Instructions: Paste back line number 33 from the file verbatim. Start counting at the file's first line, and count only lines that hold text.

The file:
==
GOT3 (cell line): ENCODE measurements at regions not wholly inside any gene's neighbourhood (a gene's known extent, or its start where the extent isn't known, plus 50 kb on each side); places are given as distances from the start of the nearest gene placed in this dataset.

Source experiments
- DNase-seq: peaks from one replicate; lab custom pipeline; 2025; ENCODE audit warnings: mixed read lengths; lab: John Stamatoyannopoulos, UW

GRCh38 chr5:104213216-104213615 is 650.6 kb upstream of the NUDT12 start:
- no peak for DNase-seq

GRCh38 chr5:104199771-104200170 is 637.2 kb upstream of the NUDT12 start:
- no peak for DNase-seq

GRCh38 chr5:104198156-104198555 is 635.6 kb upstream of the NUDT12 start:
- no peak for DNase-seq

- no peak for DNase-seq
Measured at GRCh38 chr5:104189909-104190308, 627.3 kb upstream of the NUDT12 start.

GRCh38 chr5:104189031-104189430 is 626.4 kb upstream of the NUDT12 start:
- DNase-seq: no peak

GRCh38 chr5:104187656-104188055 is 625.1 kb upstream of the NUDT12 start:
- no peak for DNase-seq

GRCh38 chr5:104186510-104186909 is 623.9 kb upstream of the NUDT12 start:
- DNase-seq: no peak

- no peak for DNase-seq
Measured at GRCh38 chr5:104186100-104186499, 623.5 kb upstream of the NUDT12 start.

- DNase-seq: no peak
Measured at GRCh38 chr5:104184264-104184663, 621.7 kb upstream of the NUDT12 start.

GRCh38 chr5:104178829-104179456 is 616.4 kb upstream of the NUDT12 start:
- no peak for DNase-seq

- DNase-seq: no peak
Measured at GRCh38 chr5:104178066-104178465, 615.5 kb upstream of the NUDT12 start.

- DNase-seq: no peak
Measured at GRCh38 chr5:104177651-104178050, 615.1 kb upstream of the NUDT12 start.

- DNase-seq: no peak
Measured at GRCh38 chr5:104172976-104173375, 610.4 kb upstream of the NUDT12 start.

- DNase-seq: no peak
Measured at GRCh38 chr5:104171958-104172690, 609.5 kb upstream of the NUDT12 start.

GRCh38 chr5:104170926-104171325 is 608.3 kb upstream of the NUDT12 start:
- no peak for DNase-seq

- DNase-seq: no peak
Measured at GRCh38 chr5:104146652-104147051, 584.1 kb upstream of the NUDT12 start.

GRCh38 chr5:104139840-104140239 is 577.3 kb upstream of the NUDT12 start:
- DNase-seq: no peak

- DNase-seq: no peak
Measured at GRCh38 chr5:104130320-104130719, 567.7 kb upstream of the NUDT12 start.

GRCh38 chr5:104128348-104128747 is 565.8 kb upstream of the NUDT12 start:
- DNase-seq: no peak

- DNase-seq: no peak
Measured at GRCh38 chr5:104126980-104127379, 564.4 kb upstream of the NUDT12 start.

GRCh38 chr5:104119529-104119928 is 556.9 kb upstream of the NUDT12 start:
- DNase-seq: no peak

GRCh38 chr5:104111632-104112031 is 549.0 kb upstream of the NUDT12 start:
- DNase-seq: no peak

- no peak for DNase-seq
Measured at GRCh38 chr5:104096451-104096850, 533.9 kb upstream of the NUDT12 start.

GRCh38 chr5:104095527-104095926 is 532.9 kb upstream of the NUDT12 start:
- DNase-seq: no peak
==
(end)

- no peak for DNase-seq